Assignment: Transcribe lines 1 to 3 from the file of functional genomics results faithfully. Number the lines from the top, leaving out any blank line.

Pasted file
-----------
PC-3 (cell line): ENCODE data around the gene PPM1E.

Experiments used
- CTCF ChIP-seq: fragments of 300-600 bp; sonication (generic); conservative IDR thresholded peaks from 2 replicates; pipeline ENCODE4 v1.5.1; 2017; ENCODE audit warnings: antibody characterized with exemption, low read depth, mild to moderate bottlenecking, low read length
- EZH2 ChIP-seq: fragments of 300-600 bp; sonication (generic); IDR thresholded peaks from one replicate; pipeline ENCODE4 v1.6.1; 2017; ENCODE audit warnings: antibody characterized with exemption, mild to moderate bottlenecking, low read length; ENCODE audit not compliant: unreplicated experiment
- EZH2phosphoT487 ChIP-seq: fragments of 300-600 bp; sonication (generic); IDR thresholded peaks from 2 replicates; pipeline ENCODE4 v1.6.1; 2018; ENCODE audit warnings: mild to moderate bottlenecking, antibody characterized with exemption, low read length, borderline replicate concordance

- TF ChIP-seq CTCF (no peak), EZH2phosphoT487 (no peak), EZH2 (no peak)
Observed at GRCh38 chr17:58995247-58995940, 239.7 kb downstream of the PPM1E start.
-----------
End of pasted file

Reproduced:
PC-3 (cell line): ENCODE data around the gene PPM1E.

Experiments used
- CTCF ChIP-seq: fragments of 300-600 bp; sonication (generic); conservative IDR thresholded peaks from 2 replicates; pipeline ENCODE4 v1.5.1; 2017; ENCODE audit warnings: antibody characterized with exemption, low read depth, mild to moderate bottlenecking, low read length